An orator par excellence and known for taking bold initiatives, notable being the attempt to bridge differences in Indo-Pak relations, Vajpayee, who is lauded as a statesman politician, went far beyond his BJP's nationalist political agenda.

It was Vajpayee's sway that brought in 1998 new allies to BJP, once considered a virtual untouchable in view of its rightist leanings, especially after demolition of Babri Masjid in 1992.

His detractors used to call him a 'mask' of the RSS, his benign smile of moderation hiding his party's links with Hindu groups. Undeterred by party hawks who accused him of embarking on a misdirected visit to Pakistan in 1999, Vajpayee, who is India's longest serving prime minister outside Congress party, rode triumphantly into Lahore aboard a bus, on an initiative that was pursued by his successor Manmohan Singh.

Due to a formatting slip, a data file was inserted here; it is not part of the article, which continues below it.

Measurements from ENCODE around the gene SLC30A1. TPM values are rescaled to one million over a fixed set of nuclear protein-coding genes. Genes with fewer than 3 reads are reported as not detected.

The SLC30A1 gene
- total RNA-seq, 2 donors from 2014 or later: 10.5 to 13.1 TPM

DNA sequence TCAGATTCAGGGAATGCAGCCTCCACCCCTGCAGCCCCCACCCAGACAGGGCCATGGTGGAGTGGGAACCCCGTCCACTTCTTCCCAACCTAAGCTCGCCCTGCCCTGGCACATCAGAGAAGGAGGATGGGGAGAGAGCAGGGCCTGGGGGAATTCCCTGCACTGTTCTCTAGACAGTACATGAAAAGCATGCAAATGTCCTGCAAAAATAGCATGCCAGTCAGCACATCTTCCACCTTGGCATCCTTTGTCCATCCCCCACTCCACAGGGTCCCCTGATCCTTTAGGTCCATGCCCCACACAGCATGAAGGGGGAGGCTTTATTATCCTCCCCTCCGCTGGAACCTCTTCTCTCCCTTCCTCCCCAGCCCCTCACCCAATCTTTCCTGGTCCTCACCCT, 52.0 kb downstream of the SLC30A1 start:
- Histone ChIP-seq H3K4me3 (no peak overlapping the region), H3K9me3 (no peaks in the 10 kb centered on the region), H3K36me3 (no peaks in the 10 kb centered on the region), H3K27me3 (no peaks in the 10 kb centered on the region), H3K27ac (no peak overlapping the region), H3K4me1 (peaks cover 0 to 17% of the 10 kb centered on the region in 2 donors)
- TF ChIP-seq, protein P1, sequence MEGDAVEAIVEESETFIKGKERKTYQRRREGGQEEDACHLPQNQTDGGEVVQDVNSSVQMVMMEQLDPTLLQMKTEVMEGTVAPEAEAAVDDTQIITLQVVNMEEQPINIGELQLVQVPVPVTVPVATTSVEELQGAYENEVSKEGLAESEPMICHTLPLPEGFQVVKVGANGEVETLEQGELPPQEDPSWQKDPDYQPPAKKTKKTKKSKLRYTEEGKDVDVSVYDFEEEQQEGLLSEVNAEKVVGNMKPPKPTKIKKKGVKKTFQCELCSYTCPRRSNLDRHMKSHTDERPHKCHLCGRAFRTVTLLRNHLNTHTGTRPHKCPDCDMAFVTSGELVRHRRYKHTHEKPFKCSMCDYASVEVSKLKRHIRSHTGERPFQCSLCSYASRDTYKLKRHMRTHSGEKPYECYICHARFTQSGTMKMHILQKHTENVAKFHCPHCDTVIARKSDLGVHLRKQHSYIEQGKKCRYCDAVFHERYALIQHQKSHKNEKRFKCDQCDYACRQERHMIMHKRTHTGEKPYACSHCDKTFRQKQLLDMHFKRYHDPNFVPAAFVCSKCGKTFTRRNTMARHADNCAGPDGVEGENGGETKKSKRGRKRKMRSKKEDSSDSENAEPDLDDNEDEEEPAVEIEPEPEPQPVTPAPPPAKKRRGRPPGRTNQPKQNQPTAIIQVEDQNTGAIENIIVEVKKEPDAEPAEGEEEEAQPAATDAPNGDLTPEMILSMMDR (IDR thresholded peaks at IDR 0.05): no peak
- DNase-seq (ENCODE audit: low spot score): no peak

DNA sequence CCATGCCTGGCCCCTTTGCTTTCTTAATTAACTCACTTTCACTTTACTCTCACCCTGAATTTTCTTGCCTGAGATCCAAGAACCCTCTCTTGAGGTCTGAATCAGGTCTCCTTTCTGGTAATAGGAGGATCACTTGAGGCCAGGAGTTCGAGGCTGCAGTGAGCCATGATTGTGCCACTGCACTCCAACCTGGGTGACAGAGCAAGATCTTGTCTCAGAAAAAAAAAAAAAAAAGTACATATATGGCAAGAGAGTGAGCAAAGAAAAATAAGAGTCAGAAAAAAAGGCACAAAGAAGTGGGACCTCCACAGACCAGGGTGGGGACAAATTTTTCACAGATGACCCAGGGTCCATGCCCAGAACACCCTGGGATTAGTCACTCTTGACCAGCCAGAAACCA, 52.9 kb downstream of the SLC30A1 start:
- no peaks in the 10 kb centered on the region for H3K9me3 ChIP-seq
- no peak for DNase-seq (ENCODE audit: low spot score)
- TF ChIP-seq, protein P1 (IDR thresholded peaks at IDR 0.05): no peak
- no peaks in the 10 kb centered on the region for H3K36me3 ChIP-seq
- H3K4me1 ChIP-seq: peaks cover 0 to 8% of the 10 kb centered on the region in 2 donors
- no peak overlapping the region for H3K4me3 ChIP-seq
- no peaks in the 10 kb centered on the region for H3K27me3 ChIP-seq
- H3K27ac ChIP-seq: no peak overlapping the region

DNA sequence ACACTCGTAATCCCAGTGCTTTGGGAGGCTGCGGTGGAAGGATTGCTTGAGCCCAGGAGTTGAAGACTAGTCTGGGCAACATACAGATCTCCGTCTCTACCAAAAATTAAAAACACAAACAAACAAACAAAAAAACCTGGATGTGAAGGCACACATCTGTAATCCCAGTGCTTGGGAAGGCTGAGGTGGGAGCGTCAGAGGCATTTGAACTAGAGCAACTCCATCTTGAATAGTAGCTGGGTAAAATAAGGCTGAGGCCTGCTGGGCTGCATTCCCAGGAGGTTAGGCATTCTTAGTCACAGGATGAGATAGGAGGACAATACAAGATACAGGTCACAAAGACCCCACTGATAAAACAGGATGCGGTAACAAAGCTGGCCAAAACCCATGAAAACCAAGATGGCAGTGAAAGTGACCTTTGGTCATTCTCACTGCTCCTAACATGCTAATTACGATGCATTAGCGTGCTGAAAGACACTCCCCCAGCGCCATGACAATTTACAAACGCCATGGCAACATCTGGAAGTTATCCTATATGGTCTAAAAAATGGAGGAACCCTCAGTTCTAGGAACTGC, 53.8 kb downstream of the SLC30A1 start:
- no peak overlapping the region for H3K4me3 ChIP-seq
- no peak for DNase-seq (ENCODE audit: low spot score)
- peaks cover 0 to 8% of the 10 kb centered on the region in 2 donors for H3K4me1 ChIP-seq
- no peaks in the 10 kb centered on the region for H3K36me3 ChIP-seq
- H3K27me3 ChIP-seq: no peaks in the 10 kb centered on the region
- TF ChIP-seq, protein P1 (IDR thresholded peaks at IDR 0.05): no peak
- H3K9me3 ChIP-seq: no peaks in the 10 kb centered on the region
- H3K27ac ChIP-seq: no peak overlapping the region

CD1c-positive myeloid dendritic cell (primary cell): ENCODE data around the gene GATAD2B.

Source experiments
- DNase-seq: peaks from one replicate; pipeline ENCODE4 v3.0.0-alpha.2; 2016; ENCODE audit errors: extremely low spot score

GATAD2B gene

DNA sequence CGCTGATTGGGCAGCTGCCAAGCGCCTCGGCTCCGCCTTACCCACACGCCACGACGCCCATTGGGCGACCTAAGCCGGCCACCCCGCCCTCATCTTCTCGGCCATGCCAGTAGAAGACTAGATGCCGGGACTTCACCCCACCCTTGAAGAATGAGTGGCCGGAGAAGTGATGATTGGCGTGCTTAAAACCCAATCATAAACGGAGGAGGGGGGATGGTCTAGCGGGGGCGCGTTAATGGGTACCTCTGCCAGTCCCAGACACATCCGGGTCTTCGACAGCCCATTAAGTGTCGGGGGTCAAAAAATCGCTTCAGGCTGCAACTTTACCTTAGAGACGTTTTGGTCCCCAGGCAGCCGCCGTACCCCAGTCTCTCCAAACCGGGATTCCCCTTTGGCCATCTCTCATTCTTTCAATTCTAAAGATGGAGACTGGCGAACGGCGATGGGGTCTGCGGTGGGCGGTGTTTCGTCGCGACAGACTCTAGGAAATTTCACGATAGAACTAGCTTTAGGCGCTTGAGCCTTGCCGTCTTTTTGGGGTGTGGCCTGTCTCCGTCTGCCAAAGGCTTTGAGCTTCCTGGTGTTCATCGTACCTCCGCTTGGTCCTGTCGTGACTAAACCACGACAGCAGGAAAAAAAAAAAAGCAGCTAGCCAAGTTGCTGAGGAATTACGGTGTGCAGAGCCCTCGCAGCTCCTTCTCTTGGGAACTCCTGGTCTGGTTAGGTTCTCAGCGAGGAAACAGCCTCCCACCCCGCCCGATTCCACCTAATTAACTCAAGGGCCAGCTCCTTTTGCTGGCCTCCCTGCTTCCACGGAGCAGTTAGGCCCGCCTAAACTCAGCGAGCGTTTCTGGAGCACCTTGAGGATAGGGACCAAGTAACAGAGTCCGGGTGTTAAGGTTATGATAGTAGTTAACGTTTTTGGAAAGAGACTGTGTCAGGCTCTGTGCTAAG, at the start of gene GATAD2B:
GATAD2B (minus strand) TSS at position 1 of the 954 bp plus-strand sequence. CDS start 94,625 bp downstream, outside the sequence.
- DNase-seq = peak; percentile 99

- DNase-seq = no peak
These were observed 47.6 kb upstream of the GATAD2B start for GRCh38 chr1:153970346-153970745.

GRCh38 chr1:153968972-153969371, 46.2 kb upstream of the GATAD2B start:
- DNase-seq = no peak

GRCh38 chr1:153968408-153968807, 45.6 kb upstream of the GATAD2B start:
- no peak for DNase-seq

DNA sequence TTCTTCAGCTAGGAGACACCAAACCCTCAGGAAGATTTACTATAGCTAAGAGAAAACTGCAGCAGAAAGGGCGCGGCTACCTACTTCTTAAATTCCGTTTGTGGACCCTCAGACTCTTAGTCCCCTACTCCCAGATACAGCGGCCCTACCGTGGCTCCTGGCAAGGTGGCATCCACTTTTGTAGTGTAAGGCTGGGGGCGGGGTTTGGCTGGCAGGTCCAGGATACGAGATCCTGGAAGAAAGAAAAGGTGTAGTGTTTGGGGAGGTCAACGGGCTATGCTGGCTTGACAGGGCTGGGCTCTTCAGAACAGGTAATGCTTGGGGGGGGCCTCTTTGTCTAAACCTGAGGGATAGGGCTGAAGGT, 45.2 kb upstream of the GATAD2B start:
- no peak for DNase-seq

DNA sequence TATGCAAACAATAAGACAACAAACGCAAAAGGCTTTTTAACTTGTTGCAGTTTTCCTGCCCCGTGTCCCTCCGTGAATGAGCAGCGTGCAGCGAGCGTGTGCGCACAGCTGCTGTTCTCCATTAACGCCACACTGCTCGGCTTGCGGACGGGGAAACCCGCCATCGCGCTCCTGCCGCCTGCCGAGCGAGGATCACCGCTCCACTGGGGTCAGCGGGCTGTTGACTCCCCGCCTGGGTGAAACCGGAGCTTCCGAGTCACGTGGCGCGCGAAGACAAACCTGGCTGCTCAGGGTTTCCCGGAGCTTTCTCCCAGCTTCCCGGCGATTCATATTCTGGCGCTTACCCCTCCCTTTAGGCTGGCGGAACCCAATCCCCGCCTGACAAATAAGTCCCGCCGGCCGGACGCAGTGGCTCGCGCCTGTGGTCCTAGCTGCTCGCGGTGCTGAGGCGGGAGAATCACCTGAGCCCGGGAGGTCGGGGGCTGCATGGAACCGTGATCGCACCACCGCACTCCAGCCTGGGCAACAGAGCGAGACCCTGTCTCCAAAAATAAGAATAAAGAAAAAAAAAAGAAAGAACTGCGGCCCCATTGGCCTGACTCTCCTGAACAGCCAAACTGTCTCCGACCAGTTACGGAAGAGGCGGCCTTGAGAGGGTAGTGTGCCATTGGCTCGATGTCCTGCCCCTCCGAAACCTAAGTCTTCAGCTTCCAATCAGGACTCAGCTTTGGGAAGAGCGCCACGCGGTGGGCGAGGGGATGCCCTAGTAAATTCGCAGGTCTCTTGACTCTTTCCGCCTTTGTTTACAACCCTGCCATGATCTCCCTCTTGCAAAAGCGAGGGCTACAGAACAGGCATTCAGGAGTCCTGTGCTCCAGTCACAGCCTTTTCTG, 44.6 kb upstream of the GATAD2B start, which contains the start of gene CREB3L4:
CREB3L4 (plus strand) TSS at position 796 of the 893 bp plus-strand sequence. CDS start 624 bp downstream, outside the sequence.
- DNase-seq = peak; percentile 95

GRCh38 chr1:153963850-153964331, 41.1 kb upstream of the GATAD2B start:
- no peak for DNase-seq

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Vajpayee's diplomatic breakthrough was hailed as the dawn of a new era in Indo-Pak relations. But it was another story that Pakistan army undertook a covert operation to send its troops into Kargil that led to a limited conflict that Pakistan lost. Vajpayee first became Prime Minister in 1996 after four decades in opposition. He lasted only 13 days as prime minister for lack of numbers.

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The lack of a stable majority ended his second stint in power from 1998 after 13 months. His government collapsed after AIADMK supremo J Jayalalithaa withdrew her support from the coalition. He was reelected in 1999 at the head of a more stable coalition that lasted its full term.

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